Table of Contents


Integration with external systems

Integration tools enable your application to interact with other systems. By using any of the various industry-standard protocols, you can configure Pega® Platform to send information to or receive information from an external system. The Pega Platform integration facilities provide a set of protocols that allow you to create connections to—and endpoints for—external systems. By integrating with other systems, you can leverage existing applications and services. External systems can also send information to Pega Platform, and a work object can be created based on this information.

Key integration features

Integration features include wizards, the separation of rules from data, synchronous or asynchronous execution of connectors, testing and debugging, support for several technologies and standards, and email and file processing.

Wizards automate the generation of rules from metadata

Wizards guide you through creating connectors to external services by using metadata such as an EJB class, WSDL file, or SQL statement. The accelerator automatically creates properties in your application and rules to map the incoming information to these properties.

Before generating rules, you can test the method or methods of the web service to which you are connecting. By processing the WSDL file from the SOAP service, for example, the Connector and Metadata wizard constructs a SOAP request envelope that you can populate with test data. The request envelope is then sent to the web service endpoint, processed by the external system, and a response is returned. You can examine the response to confirm that it contains the expected structure and contents.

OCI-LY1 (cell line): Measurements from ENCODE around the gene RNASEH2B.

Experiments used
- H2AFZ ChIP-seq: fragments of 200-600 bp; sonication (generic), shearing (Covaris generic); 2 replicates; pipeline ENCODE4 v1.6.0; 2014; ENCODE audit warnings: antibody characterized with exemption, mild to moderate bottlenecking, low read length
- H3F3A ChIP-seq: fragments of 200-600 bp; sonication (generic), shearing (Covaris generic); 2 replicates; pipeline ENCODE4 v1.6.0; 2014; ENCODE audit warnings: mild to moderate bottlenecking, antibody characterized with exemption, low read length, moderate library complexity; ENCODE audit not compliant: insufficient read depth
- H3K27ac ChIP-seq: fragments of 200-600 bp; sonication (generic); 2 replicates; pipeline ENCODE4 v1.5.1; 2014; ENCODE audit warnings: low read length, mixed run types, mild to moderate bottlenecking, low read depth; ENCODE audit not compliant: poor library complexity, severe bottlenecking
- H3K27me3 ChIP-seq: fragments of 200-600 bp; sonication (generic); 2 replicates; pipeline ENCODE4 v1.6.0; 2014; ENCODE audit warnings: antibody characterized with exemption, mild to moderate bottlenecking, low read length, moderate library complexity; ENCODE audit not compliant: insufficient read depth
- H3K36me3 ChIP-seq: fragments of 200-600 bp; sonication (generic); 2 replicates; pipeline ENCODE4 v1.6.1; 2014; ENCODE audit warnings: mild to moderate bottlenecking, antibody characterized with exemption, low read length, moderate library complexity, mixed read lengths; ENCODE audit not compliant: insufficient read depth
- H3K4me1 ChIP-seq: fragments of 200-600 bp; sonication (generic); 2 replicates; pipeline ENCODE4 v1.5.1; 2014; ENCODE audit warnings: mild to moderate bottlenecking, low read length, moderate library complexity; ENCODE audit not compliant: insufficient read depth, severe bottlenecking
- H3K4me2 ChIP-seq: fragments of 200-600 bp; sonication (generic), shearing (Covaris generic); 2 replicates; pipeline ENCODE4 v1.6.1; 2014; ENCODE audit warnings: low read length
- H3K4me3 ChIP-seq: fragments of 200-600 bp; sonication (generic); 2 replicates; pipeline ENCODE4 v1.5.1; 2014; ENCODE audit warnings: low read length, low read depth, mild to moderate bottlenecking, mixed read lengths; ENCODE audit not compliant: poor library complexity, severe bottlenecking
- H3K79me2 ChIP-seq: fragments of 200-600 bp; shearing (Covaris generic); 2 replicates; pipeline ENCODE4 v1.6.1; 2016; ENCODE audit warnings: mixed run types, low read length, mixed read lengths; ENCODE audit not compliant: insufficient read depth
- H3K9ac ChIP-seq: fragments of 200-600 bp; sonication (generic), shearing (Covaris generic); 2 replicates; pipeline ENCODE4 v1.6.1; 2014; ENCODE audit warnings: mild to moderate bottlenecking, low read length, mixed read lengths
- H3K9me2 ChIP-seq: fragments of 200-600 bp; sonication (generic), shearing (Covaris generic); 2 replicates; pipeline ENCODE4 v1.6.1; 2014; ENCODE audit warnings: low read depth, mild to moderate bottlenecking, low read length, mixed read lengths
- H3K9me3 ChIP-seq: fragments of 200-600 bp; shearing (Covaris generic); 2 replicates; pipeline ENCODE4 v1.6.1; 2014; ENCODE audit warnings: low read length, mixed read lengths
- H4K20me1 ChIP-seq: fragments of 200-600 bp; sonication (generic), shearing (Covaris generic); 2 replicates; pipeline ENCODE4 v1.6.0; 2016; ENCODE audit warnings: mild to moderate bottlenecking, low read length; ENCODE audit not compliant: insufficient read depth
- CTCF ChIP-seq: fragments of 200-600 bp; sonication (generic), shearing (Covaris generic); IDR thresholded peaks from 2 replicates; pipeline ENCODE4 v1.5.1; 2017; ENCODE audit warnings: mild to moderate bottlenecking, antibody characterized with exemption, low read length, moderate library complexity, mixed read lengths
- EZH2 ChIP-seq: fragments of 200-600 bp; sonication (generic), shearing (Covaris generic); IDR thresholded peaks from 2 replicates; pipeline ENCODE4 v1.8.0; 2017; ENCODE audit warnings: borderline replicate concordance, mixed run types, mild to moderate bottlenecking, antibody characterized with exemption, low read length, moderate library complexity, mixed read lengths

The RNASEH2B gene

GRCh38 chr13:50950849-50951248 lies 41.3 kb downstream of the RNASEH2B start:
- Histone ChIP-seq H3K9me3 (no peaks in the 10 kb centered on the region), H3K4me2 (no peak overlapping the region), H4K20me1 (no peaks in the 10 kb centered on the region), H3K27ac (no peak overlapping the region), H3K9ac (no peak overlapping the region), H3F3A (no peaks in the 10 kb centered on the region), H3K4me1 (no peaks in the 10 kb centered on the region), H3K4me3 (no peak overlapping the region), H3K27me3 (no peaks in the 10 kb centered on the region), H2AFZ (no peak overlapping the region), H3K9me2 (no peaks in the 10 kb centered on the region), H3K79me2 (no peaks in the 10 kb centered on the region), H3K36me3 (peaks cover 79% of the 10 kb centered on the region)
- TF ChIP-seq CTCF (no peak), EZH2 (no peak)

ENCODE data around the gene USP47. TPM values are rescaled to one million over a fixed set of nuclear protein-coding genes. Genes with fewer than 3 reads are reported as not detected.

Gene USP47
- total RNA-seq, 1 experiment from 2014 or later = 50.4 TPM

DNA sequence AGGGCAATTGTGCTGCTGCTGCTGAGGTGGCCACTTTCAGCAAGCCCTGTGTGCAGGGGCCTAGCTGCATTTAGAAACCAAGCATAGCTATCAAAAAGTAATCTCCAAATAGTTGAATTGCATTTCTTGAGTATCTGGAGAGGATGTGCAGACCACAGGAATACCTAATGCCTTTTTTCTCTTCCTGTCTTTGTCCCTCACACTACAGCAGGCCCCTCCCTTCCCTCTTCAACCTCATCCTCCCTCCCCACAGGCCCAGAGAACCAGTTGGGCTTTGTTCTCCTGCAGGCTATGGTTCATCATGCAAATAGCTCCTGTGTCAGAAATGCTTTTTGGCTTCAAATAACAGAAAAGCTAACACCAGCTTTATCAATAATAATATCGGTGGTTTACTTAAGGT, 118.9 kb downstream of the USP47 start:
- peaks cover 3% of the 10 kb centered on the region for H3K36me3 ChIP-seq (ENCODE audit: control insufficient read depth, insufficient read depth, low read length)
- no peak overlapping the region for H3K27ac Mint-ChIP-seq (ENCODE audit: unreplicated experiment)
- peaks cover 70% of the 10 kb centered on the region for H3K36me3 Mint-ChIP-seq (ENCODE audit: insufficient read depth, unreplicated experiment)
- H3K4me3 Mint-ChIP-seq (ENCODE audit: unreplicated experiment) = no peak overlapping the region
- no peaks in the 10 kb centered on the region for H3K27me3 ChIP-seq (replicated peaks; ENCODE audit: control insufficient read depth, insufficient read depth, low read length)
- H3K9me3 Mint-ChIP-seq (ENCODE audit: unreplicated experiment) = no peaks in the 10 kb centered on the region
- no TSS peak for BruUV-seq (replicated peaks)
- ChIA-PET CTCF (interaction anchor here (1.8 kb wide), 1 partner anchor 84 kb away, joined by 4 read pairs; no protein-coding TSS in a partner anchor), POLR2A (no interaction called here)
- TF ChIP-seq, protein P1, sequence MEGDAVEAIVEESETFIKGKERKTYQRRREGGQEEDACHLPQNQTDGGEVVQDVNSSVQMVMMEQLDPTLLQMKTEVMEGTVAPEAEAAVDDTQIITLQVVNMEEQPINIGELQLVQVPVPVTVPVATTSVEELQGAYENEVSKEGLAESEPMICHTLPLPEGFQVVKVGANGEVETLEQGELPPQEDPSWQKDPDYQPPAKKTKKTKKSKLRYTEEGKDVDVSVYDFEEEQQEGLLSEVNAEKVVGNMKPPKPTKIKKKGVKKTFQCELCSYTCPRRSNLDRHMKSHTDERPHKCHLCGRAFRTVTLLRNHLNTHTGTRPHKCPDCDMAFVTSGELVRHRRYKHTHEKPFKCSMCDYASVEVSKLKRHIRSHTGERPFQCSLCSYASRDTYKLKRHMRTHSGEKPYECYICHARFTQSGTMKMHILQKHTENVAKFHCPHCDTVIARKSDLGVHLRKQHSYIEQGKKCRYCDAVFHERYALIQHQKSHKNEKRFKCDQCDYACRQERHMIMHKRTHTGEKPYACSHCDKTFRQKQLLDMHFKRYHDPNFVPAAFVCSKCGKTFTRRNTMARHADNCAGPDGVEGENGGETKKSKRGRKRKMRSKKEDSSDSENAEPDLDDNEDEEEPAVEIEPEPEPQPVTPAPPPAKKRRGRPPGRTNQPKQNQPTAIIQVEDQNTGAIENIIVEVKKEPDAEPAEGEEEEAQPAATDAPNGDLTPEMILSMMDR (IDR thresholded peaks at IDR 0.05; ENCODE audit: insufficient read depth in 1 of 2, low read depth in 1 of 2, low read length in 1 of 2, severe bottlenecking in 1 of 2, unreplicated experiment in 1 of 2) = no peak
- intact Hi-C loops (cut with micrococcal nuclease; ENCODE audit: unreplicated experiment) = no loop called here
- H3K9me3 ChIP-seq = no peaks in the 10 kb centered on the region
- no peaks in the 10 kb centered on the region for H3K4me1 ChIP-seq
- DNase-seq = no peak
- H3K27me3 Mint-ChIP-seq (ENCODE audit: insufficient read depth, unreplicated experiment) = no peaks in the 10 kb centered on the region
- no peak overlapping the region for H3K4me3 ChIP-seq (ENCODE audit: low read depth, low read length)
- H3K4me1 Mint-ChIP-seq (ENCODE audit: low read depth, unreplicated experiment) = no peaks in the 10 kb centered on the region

The following images show sample request and response envelopes.

Soap Service

For SQL databases, the metadata is a table definition. For an Enterprise JavaBeans connector, the Connector and Metadata wizard accesses the remote Java classes. For example, a SOAP service in your organization might provide currency exchange rates. Your application can include a SOAP connector that creates the request XML document and parses the response XML document. In the example, the request envelope is an XML document requesting the U.S. dollar to euro conversion of $1.00. The response envelope returns the value 0.75975.

The Connector and Metadata wizard constructs the classes, properties, and connector rules that your application needs to call the service.

Using other wizards, you can also create services for your application, so that external systems can send messages or queries to your application. You can configure your service to run an activity, create a work object, or process incoming data. When the service has been created, the wizard produces a specific address or WSDL file as output, which you can distribute to the external systems that will call the service. When an external system sends a request to your service, the request is processed and a response is sent. For example, your application can include a web service that accepts a work item ID and reports the status of that work item back to the calling system. A more sophisticated web service can create a work item from text values that are contained in the service request XML document.

Separation of rules from data